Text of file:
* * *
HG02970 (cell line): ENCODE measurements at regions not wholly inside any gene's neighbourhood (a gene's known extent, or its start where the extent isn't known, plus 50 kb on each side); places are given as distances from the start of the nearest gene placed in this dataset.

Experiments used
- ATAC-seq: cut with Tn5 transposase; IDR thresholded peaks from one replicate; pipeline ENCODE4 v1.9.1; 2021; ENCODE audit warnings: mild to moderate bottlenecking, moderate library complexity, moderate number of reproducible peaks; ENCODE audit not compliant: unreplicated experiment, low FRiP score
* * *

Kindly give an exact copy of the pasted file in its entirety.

HG02970 (cell line): ENCODE measurements at regions not wholly inside any gene's neighbourhood (a gene's known extent, or its start where the extent isn't known, plus 50 kb on each side); places are given as distances from the start of the nearest gene placed in this dataset.

Experiments used
- ATAC-seq: cut with Tn5 transposase; IDR thresholded peaks from one replicate; pipeline ENCODE4 v1.9.1; 2021; ENCODE audit warnings: mild to moderate bottlenecking, moderate library complexity, moderate number of reproducible peaks; ENCODE audit not compliant: unreplicated experiment, low FRiP score